Self care means looking after yourself in a healthy way, whether it’s brushing your teeth, taking medicine when you have a cold, or doing some exercise.
If you have a long-term condition, there are extra things you may need to consider, such as making changes to your diet, different types of exercise or different types of medication you may need to take.
Self care means staying active by doing things that are important to you, such as gardening, seeing friends and family, going on holiday and continuing to work, if possible. It involves looking at what you can do and want to do rather than what you can’t do.
Self care doesn’t mean you get less help from your doctor. The healthcare team is still there to support you. What and how much support you need will be discussed with you and written in your care plan.
Self care and choice
When you talk to your GP or nurse about your condition, you may want to discuss some of the things you need to do to stay well. Some of these will be things that you do yourself, including eating healthily, exercising or taking your medicines at the right time.
You might want to make choices about your care and who will provide it. This means sitting down with your nurse or GP and looking at what treatment and care is available and recording it in a care plan.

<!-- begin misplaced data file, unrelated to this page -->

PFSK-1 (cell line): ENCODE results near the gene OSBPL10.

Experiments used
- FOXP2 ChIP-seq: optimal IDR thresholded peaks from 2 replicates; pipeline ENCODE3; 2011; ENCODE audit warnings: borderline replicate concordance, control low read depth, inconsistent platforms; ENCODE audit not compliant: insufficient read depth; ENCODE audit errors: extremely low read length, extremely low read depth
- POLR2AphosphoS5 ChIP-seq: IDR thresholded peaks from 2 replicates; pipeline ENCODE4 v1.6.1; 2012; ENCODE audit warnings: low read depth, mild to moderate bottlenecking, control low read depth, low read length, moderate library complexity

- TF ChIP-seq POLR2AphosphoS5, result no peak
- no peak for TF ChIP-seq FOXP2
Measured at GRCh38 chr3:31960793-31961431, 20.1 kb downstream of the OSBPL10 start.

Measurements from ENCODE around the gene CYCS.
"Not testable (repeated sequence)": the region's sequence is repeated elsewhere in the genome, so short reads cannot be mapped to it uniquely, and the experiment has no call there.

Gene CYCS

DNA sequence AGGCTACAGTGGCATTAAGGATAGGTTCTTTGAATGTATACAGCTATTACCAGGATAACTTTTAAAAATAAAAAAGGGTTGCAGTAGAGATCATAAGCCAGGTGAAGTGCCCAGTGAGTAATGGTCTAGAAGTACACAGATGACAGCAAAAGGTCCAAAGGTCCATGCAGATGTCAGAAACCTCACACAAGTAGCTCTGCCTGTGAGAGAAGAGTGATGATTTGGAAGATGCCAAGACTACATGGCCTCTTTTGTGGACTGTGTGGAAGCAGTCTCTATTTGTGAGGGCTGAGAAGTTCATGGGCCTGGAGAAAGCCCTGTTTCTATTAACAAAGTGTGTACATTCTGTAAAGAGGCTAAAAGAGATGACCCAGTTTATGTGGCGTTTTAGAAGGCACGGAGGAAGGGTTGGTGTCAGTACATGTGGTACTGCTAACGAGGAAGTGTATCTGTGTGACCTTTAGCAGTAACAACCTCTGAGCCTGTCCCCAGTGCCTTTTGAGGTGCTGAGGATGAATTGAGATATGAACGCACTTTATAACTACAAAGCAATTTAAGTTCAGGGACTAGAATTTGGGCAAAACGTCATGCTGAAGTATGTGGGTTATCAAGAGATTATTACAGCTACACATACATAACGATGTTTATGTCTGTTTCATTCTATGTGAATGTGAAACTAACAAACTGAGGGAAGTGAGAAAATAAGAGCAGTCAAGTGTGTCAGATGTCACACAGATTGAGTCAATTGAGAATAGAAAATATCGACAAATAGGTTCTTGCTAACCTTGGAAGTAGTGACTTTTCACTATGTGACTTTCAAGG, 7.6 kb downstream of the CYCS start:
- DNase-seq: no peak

When you’re first diagnosed with a long-term condition, these choices will be important. If your condition improves or gets worse, or other things in your life change, you may need to change your care plan to suit your needs. (From NHS Choices)
NHS 111 provides a new way to ensure people receive the right care, from the right person, in the right time and place.
When you call 111, a trained adviser will ask you questions to find out what’s wrong, give you medical advice and direct you to someone who can help you, like an out-of-hours doctor or a community nurse. If the adviser thinks your condition is more serious, they will direct you to hospital or send an ambulance. If you don’t speak English, tell the adviser what language you want to speak and they will get you an interpreter.
You can call 111 free from landlines and mobile phones. 111 is available 24 hours a day, 365 days a year.
Call 111 if you need medical help fast, but it’s not life-threatening – for example, if you:
• think you need to go to hospital
• don’t know who to call for medical help
• don’t have a GP to call
• need medical advice or reassurance about what to do next
For health needs that are not urgent, you should call your GP. NHS 111 replaces the NHS Direct service and will also be the number to call to get access to the local GP out of hours service.